Michelle and I were deeply saddened to learn of the shooting that tragically took so many lives in Wisconsin. At this difficult time, the people of Oak Creek must know that the American people have them in our thoughts and prayers, and our hearts go out to the families and friends of those who were killed and wounded. My Administration will provide whatever support is necessary to the officials who are responding to this tragic shooting and moving forward with an investigation. As we mourn this loss which took place at a house of worship, we are reminded how much our country has been enriched by Sikhs, who are a part of our broader American family.

Presumptive Republican candidate Mitt Romney also bemoaned the tragedy:

Ann and I extend our thoughts and prayers to the victims of today's shooting in Wisconsin. This was a senseless act of violence and a tragedy that should never befall any house of worship. Our hearts are with the victims, their families, and the entire Oak Creek Sikh community. We join Americans everywhere in mourning those who lost their lives and in prayer for healing in the difficult days ahead.

Update, 5:35 p.m.: Oak Creek police chief John Edwards told assembled reporters that the FBI is treating the shooting "as a domestic terrorist type incident."

Update, 9:35 p.m.: According to the Los Angeles Times, tattoos on the gunman's body and "certain biographical details" prompted the FBI to treat the attack as an act of domestic terrorism. No word yet on the nature of those tattoos or the biographical details.

The FBI, the Bureau of Alcohol, Tobacco, Firearms, and Explosives (ATF), and local police have stationed themselves outside of a home in Cudahy, a city about five miles north of Oak Creek, that appears to be related to the shooting. WISN reports that at about 8 p.m., agents had guns drawn at the scene while a military-style Humvee, explosives experts, and canine units joined. Agents have evacuated local residents and advised them to stay away for an extended period.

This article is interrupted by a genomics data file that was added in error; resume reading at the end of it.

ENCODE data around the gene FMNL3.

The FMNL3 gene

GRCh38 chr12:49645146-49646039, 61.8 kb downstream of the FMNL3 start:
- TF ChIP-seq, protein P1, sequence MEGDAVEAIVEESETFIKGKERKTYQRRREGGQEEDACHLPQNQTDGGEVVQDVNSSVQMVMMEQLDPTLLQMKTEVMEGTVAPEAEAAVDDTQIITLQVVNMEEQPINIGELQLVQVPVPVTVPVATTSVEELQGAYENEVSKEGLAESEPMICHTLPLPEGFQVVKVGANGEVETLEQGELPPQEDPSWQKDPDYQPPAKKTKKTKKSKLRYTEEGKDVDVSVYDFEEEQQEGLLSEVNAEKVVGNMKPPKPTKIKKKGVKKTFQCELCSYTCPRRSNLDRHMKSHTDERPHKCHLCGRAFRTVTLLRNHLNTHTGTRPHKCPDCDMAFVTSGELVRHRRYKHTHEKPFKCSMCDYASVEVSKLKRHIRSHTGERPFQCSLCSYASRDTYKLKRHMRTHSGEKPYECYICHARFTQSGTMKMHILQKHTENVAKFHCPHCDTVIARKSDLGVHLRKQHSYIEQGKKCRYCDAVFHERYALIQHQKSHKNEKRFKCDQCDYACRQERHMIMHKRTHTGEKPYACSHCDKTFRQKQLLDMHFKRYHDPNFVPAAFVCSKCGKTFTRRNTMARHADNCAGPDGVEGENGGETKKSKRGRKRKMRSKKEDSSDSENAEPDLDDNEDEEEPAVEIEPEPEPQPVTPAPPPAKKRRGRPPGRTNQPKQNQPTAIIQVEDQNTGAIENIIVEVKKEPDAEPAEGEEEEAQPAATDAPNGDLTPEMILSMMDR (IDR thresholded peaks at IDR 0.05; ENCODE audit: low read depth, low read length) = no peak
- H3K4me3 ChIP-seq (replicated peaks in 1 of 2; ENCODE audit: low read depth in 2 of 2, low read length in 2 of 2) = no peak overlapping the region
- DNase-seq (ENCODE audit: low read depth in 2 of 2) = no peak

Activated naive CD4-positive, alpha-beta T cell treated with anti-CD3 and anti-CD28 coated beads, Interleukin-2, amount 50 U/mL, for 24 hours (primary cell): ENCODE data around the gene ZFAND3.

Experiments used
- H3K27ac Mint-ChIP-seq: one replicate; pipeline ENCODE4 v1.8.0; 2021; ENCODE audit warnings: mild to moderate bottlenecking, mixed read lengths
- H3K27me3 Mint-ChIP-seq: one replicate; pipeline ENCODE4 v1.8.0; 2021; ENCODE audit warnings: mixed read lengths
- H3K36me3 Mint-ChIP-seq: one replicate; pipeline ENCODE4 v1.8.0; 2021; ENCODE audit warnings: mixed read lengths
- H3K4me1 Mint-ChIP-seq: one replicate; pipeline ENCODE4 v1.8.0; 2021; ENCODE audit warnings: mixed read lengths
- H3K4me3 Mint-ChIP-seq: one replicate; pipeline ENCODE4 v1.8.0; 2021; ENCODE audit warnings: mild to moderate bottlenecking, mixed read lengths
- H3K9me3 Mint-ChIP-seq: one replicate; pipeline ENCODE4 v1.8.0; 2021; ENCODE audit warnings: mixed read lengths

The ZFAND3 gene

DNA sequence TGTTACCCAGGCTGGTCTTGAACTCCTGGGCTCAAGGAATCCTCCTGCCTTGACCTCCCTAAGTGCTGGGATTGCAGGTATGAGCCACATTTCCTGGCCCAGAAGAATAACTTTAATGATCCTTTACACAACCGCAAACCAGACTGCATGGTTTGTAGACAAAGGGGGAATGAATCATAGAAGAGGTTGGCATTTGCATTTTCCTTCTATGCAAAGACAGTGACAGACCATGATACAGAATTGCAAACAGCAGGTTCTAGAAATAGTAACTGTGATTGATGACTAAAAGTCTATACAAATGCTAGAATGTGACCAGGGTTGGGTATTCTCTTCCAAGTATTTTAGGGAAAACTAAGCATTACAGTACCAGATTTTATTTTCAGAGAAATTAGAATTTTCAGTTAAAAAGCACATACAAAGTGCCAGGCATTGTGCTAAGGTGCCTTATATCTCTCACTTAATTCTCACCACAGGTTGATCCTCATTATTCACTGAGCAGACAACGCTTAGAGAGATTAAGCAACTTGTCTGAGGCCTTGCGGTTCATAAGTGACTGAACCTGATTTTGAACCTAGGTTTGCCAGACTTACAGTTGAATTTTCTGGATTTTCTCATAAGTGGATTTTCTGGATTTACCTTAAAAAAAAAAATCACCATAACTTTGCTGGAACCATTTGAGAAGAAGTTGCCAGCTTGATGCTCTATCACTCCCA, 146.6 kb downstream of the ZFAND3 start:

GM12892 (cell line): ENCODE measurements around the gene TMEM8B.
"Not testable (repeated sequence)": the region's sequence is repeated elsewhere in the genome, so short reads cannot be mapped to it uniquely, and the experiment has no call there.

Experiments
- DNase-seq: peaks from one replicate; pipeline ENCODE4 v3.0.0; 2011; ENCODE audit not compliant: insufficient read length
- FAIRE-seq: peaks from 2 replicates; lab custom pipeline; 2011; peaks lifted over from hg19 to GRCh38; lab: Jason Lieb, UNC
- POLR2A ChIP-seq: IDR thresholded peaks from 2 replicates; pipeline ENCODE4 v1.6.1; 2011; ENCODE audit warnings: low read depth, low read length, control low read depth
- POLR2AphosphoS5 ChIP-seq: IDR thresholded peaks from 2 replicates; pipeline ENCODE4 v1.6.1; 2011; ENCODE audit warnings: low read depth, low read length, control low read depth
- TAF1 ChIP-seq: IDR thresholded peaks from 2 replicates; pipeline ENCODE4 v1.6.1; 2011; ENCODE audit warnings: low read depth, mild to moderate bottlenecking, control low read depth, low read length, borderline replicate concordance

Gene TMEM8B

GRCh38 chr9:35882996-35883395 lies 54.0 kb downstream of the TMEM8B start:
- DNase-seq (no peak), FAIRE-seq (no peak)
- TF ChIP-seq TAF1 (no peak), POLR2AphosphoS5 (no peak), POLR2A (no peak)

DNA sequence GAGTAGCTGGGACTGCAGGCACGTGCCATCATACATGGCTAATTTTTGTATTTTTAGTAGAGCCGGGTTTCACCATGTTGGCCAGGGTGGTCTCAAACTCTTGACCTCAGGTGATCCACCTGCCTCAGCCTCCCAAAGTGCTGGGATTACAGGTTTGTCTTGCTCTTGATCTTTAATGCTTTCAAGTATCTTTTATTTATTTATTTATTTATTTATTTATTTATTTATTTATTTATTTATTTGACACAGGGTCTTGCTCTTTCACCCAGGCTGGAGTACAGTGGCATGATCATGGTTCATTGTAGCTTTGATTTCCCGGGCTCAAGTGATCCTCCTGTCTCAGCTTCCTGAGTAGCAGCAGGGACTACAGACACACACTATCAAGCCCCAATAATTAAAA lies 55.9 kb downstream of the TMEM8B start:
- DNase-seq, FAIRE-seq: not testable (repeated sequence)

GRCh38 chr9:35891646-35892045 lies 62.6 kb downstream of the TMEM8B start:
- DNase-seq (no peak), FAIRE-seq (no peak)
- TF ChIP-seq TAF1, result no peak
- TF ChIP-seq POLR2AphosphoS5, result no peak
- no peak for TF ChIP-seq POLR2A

A person who lives in the vicinity told the Journal-Sentinel that police were searching the second floor of a two-story duplex in the Cudahy neighborhood. Another nearby resident said the duplex had been vacant until recently.

Investigators remain at the scene of the shooting at the temple where they will work through the night. Police still believe that only one shooter perpetrated the attack. Said the Oak Creek mayor, "Our city is outraged."

Update, 10 p.m.: CNN reports that an ATF spokesman said the gunman was a white man in his forties. Officials have also said that the suspect served in the U.S. Army and had "some kind of radical or white supremacist views." Officials do not yet know if the man had a connection to a radical organization.

Update, 10:38 p.m.: The three injured persons are adult men who suffered gunshot wounds and arrived at a local hospital in critical condition; one was shot in the abdomen and chest, another in the extremities and face, and the third in the neck. Two have undergone surgery and one requires a "complex procedure," according to the chief medical officer at Froedtert Hospital. One of the wounded is an Oak Creek police officer.